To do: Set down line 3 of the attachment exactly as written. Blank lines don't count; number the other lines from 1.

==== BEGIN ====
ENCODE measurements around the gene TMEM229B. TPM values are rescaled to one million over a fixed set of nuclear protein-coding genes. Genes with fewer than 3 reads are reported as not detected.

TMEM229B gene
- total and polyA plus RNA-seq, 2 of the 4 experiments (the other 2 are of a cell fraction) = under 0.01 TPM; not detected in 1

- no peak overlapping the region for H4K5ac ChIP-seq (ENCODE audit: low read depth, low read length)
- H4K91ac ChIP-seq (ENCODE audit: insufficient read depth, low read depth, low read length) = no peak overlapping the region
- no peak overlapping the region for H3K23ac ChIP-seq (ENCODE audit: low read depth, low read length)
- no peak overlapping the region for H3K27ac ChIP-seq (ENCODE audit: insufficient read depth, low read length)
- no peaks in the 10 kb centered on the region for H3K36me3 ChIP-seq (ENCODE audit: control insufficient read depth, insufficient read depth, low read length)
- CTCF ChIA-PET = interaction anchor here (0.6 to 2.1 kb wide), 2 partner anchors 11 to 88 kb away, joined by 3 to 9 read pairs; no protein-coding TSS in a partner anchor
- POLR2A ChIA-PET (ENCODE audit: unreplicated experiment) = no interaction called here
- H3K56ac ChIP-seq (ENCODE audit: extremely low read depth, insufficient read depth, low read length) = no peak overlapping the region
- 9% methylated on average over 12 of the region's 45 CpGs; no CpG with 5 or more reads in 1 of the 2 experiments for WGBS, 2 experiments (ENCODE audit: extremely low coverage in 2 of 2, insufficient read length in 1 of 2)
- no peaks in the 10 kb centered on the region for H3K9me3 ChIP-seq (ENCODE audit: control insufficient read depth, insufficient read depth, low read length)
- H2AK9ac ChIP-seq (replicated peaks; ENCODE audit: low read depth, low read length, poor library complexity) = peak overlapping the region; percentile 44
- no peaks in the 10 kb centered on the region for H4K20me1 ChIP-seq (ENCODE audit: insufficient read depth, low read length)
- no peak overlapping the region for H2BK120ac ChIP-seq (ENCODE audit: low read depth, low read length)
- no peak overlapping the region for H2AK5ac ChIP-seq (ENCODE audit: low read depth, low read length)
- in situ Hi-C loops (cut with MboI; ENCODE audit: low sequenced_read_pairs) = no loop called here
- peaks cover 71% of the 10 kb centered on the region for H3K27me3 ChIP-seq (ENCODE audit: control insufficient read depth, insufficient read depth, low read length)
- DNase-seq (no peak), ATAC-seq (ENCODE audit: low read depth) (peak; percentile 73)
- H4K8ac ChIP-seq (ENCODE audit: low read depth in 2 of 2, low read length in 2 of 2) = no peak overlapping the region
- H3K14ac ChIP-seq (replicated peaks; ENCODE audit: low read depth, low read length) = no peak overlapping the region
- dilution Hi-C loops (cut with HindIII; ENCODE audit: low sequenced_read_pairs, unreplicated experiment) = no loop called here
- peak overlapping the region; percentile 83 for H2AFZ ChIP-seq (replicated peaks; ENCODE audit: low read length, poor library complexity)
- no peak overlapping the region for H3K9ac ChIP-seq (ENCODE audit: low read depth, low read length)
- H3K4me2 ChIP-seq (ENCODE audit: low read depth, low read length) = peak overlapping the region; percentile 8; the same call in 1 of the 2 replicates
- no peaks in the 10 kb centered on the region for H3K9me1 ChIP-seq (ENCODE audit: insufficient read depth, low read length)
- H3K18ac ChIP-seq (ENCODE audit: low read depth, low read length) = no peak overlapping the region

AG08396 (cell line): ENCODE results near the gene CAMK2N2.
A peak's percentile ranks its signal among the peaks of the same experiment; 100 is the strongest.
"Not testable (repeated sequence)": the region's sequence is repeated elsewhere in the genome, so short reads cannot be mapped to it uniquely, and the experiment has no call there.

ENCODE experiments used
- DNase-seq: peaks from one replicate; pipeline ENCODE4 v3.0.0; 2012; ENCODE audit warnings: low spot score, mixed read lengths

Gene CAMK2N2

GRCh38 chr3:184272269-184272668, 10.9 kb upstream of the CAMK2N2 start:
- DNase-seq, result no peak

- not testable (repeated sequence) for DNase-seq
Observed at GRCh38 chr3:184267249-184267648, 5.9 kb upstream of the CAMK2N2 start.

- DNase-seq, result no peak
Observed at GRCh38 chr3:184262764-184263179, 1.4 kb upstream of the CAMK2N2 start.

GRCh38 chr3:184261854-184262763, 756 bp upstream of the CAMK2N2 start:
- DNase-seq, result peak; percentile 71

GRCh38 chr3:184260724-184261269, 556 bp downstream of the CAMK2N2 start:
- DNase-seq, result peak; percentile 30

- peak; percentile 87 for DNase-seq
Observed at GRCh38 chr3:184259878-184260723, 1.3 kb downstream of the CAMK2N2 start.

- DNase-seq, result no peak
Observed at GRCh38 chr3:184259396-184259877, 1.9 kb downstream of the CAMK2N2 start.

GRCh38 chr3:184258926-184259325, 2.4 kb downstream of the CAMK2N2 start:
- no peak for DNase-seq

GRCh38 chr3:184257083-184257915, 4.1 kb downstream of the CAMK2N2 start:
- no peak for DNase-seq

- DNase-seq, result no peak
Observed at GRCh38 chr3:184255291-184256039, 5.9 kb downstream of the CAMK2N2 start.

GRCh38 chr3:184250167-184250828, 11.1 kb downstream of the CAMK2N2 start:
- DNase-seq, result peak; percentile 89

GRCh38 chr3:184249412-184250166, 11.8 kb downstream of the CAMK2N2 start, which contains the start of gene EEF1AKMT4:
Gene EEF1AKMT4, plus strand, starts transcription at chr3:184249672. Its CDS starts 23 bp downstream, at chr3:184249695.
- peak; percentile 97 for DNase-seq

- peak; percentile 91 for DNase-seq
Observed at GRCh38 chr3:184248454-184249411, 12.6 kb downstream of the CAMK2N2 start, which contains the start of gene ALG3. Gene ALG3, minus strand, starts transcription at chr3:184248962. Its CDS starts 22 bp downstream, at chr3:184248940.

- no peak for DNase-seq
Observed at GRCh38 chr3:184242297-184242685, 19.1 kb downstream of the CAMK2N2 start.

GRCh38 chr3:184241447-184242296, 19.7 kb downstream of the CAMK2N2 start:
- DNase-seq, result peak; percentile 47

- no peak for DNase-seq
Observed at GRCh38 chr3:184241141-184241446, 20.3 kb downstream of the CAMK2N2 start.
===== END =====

- total and polyA plus RNA-seq, 2 of the 4 experiments (the other 2 are of a cell fraction) = under 0.01 TPM; not detected in 1